The Myanmar Times
Thursday, 27 November 2014
The Myanmar Times
The Myanmar Times

Will Karen National Union stay in UNFC?

A split in the body representing ethnic armed groups has raised fears of a delay in the signing of a nationwide ceasefire agreement.

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In mountains near Nay Pyi Taw, a test case for hydropower sector

The success – or failure – of the newly built town of Paunglaung is likely to guide future resettlement projects in Myanmar.

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Behind the walls of Insein

The Myanmar Times takes an up-close look at Yangon's notorious Insein Prison, and the impact of reforms at the institution.

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Down and out in Yangon

The city’s homeless population struggles to hang on with limited resources and support, finding solidarity with friends and shelter on the urban fringes.

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Decades-old federalism debate enters new phase

In recent weeks, both government and ethnic armed groups have revealed elements of their respective agendas for Myanmar’s long-promised political dialogue, which aims to end decades of conflict between the central government and insurgent groups.

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Floating hotel in hot water over ‘kneel-down’ service

Yangon’s new colonial cruise liner-themed hotel has quickly steamed into trouble after a publicity photo depicted some of its staff prostrating themselves before a group of guests, prompting some staff to resign.

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Speaker seeks middle ground on proportional representation

At the end of three days of tense discussion about the proposed introduction of proportional representation for Pyithu Hluttaw, or lower house, seats in the seven regions dominated by the ethnic Bamar, speaker Thura U Shwe Mann asked representatives for their opinion on the proposal.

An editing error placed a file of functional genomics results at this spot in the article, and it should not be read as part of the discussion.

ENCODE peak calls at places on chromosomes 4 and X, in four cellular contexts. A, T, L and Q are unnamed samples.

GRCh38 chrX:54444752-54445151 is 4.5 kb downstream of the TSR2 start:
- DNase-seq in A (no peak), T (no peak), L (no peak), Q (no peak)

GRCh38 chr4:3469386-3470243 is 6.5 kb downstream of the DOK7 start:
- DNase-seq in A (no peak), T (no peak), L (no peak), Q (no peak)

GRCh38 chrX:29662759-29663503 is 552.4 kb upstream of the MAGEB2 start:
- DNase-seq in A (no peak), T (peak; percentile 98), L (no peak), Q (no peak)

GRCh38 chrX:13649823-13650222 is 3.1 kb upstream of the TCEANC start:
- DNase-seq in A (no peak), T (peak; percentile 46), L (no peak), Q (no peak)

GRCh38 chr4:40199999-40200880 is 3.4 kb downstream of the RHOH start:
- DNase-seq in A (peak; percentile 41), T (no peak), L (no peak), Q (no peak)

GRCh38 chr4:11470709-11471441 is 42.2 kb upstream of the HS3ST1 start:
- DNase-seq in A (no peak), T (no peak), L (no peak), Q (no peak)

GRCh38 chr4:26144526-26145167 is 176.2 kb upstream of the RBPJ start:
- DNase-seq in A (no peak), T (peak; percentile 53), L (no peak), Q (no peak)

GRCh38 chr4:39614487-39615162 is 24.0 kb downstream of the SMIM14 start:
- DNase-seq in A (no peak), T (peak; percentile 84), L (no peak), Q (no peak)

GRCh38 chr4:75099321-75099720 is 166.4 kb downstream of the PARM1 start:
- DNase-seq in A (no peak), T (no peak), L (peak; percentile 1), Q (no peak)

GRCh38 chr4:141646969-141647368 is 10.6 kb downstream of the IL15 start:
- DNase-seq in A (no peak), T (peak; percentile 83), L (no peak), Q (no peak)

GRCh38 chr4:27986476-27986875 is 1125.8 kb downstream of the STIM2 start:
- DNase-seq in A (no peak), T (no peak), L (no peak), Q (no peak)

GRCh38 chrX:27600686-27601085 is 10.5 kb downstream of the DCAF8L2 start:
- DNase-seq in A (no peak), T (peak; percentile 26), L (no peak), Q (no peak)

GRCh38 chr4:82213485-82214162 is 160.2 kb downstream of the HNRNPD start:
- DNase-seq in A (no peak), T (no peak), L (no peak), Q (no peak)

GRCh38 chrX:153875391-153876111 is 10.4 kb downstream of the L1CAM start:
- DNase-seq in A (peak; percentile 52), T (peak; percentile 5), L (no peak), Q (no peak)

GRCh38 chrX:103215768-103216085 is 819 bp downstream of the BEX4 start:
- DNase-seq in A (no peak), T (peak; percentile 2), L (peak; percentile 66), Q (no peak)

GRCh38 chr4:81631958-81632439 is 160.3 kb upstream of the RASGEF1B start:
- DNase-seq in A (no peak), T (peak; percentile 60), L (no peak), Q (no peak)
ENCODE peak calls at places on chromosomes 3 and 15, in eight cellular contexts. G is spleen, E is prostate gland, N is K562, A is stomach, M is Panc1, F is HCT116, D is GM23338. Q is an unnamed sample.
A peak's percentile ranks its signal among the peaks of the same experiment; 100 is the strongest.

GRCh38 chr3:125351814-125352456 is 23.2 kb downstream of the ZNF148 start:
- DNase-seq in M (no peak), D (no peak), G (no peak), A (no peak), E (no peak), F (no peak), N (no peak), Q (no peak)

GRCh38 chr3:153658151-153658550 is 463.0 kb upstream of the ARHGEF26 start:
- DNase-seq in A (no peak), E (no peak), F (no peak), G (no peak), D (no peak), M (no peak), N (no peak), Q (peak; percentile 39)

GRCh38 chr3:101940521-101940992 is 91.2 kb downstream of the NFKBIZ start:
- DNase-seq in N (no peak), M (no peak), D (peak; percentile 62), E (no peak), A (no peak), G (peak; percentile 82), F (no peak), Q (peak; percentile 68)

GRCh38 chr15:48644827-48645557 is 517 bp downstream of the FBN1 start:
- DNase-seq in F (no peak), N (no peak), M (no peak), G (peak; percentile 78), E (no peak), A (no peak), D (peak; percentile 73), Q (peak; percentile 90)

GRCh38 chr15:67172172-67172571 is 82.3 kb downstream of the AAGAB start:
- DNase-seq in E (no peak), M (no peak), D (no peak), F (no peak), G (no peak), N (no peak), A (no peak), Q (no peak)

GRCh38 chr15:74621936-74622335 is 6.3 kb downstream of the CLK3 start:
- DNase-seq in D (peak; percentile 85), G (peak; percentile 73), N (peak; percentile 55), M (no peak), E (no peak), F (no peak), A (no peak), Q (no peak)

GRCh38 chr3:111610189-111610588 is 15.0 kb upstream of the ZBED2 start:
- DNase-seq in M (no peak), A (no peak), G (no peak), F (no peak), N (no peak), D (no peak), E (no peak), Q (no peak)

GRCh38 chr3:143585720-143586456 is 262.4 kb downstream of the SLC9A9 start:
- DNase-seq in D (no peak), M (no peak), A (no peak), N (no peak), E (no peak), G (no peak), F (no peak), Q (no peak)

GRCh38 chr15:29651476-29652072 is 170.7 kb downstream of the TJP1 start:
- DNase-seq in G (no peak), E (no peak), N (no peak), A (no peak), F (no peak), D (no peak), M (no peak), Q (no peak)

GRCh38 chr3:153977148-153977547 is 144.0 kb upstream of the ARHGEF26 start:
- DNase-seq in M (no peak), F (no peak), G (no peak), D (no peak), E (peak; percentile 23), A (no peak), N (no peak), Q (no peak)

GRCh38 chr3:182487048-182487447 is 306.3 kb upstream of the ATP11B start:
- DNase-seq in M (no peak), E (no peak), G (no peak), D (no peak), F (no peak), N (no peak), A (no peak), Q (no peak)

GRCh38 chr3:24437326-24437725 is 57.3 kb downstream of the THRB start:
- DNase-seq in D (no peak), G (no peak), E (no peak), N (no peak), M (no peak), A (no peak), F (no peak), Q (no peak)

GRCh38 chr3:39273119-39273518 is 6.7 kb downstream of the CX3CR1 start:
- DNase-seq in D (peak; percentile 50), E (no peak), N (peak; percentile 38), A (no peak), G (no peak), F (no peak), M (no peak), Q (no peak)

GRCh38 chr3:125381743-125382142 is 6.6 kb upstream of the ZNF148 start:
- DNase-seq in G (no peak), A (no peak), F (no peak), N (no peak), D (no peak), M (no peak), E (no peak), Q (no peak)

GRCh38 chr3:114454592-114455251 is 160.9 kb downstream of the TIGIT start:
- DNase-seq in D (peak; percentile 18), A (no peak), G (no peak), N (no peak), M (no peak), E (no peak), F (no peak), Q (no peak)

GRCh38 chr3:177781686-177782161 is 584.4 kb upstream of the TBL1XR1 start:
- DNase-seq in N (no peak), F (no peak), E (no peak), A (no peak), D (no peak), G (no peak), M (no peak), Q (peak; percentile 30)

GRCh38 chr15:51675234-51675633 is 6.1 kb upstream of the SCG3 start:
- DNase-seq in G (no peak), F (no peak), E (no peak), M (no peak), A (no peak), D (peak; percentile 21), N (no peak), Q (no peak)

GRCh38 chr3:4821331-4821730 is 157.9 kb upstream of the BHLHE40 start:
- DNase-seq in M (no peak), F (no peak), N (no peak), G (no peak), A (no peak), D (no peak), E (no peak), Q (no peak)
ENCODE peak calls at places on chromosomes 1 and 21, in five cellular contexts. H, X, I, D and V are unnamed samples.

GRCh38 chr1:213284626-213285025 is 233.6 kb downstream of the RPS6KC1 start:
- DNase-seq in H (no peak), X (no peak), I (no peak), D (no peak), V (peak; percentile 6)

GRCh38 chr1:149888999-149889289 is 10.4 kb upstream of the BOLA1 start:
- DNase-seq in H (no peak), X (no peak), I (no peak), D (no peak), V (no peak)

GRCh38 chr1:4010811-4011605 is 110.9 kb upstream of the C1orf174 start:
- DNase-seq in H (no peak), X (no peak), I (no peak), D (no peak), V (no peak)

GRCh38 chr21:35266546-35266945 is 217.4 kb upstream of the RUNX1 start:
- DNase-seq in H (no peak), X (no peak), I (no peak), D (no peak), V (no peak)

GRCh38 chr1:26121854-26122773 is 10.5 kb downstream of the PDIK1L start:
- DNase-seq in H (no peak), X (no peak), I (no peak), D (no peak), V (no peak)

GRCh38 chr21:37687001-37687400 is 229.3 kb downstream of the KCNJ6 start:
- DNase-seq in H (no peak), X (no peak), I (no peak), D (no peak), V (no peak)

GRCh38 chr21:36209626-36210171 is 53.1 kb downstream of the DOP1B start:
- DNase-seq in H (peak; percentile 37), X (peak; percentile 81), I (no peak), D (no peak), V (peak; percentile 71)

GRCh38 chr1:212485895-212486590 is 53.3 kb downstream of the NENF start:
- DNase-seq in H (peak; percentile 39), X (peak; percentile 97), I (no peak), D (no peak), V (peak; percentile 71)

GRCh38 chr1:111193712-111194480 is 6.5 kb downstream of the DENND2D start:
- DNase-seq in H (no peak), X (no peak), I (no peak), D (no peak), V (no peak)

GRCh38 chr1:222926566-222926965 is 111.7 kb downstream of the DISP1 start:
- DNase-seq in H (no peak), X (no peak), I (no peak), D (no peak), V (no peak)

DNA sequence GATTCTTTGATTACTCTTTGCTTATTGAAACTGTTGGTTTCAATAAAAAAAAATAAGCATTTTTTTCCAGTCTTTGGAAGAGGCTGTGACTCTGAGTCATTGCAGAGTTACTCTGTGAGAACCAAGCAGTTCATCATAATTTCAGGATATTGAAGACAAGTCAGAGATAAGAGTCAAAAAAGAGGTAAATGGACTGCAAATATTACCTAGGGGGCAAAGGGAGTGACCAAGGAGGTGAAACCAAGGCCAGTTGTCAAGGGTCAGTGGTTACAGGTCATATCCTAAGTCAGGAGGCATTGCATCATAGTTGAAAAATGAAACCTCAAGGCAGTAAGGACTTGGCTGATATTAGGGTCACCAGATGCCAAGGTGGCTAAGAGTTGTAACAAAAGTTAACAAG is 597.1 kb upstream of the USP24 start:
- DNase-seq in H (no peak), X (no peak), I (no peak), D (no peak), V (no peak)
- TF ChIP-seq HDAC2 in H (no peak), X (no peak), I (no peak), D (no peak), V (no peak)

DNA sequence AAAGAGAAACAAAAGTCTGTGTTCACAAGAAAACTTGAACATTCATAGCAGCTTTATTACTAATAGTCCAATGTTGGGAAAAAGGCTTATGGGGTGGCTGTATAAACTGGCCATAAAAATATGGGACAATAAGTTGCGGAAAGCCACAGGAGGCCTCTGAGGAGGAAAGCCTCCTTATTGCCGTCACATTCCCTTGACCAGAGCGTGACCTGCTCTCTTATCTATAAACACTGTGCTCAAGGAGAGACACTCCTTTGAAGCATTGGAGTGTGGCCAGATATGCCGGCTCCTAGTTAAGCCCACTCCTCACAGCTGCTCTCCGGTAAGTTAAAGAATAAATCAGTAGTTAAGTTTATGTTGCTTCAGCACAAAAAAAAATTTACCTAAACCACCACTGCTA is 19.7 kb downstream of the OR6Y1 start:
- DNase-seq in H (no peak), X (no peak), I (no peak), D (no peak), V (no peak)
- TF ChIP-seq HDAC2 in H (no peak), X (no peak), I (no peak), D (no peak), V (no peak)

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After abuses in China, rights groups call for labour treaty

The plight of dozens of Myanmar workers freed from “atrocious” conditions in garment factories in Fujian Province has cast a fresh spotlight on migration to China, as the government begins initial negotiations for a formal labour agreement with its giant neighbour.

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Activists give history lesson to incoming students

After violence that left 16 students dead according to official figures that likely downplayed the scale of the massacre, the government blew up the building in the early hours of July 8, 1962.

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Solution in Rakhine State ‘is to accept that we are all human beings'

Nobel Peace Prize-winner Muhammad Yunus on social enterprises, Bangladesh-Myanmar relations and conflict in Rakhine State.

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